C. W. Penrose.
DEVOTIONAL LITERATURE. "Religentem esse oportet, religiosum nefas." case, each, in a popular sense, would (We ought to be Religious, not Superstitious.) have died "unwept, unhonored and un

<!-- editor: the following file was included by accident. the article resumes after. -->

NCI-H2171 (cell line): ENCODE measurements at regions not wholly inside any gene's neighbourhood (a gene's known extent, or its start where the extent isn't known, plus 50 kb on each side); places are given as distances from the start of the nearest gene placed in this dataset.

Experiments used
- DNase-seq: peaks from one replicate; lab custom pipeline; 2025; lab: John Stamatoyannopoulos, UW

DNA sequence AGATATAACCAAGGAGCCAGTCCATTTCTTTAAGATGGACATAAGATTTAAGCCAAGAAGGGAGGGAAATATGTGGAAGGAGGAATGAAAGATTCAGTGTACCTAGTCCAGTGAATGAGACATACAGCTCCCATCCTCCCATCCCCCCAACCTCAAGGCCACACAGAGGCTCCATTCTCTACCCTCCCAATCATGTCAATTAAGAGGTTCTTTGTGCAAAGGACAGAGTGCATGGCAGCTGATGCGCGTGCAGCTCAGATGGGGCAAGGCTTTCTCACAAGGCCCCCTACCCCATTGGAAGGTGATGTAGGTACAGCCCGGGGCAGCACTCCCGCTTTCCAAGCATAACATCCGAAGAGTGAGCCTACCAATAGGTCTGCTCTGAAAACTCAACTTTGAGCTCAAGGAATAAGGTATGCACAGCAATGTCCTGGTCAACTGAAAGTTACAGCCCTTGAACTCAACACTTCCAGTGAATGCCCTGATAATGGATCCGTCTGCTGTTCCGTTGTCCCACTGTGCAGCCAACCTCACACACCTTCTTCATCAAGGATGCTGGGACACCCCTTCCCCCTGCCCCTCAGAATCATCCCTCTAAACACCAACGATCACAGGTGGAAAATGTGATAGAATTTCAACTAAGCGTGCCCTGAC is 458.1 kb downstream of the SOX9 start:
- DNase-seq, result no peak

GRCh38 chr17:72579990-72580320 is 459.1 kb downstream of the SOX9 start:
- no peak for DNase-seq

It was observed by . Bulwer Lytton sung.” He who writes his thoughts may that “Authors are the only men we ever hence stand a chance of being underreally do know-the rest of mankind die stood, though if he possess a great and with only the surface of their characters fertile mind, much of his most sacred understood.” Paradoxical as it may ap- self can never be revealed. pear, this affirmation is strikingly true; It follows from this that an author's of the many millions that “tread the biography will be most completely found globe,” only a handful reveal themselves. in his works. The date of his birth and The great mass of mankind drop into death, his native town and his father's their graves unknown. Who would dare prænomen are matters that but little to tell, even a dear friend, the thronging affect the story of the man, as is the case fancies of his brain? Who could reveal of Milton and blind Mæonides; but the the fond desires and aspirations that at dawnings of his mind, its early excursome time come to all? He who should sions, its depth, purity and strength, attempt it would be laughed at for his these are the desiderata which his writpains, and most people are extremely ings alone can supply. Take for exaverse to being ridiculed. Could we ample, Thomas Hood, the witty, the know the exquisite pathos and tender- humorous, the pathetic; and who, with a ness of Charles Dickens had he never particle of discernment, could not write written? Would Byron's gloomy idio his biography from his works? Whims syncracies so startle us, but for his im- and Oddities, The Bridge of Sighs, mortal poems? Should we feel the Song of the Shirt, The Plea of the powers of the “myriad-minded Shaks- | Midsummer Fairies; these writings conpeare,” but for the Tempest, Ham-stitute in themselves the true history of let, King Lear, and those other, his that poet's life. wonderful creations? So far from this An author's literary productions often